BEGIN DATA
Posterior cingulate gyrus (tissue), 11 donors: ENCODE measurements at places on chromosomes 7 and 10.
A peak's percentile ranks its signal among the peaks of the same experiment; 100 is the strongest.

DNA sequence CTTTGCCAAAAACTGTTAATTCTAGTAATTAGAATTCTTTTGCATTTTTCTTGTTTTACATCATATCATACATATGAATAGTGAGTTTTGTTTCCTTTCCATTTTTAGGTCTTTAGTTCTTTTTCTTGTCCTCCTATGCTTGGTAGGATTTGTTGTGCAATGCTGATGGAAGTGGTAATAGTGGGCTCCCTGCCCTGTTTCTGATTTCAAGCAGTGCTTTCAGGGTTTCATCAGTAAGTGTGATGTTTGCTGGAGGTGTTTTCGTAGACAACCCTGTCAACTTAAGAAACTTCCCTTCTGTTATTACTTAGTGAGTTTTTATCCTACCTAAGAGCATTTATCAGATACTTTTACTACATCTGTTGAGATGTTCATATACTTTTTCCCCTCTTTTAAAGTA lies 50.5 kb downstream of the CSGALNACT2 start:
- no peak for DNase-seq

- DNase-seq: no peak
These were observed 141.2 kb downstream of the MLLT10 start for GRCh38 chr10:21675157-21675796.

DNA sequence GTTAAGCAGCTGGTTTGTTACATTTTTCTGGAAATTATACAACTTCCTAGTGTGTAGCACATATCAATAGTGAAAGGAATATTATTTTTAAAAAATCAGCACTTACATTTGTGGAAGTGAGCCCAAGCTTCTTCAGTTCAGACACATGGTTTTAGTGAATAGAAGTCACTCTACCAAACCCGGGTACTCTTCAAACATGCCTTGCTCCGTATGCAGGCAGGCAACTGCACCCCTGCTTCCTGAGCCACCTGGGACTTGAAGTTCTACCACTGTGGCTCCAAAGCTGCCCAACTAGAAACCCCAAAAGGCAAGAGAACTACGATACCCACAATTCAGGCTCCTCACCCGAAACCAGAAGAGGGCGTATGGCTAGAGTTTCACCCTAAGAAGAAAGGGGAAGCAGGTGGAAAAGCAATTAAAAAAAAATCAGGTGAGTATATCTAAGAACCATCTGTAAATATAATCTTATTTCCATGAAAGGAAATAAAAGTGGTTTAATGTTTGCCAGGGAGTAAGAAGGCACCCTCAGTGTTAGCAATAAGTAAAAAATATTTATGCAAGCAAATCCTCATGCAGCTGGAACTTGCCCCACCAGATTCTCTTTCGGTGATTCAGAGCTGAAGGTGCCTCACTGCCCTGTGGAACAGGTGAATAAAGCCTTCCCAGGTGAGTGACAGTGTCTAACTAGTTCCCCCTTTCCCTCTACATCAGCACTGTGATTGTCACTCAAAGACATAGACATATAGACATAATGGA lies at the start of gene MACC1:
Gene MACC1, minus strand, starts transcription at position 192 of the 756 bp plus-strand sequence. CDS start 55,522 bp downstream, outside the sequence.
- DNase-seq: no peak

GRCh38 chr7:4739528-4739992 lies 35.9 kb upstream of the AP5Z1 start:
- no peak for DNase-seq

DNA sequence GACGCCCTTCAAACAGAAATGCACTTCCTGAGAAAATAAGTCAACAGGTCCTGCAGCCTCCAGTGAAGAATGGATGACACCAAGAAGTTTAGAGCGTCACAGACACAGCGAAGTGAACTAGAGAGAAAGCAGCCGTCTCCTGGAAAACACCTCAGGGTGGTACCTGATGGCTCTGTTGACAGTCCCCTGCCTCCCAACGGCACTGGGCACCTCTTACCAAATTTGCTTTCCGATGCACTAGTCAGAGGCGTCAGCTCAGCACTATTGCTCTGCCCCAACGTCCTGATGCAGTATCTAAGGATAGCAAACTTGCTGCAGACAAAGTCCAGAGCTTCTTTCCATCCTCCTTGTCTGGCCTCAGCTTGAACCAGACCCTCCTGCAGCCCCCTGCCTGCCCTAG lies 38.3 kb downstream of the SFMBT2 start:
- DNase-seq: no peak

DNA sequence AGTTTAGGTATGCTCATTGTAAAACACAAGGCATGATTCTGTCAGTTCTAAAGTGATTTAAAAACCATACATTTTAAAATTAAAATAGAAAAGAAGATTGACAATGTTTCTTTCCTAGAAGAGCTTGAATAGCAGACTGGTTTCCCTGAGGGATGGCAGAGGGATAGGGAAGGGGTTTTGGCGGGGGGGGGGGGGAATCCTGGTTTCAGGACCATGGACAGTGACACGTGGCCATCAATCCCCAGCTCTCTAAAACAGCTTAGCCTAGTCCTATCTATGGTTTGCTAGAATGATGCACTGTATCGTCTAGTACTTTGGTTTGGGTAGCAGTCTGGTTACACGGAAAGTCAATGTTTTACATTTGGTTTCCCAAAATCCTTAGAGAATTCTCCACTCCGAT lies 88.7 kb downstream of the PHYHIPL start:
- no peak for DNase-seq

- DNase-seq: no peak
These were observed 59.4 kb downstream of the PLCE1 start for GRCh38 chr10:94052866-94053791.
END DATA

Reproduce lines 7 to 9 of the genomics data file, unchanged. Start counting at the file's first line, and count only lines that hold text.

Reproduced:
DNA sequence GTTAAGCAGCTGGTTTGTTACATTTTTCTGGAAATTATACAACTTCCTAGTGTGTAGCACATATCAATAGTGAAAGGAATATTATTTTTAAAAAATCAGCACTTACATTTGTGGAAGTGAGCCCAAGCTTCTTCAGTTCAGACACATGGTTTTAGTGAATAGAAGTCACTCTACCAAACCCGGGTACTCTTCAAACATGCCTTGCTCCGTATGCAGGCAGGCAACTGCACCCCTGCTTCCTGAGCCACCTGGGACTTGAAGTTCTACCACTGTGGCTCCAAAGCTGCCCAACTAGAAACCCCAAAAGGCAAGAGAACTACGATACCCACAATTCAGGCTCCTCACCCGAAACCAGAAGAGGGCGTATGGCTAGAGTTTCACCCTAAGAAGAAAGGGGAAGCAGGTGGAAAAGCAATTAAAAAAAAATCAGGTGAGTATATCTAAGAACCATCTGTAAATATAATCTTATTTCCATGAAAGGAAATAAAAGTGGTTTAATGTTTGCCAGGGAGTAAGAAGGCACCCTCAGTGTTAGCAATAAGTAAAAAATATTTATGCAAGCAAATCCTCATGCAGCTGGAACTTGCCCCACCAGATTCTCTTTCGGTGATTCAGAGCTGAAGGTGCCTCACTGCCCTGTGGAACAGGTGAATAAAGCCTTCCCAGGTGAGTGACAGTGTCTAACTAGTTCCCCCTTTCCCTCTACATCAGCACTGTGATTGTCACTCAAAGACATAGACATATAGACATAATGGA lies at the start of gene MACC1:
Gene MACC1, minus strand, starts transcription at position 192 of the 756 bp plus-strand sequence. CDS start 55,522 bp downstream, outside the sequence.
- DNase-seq: no peak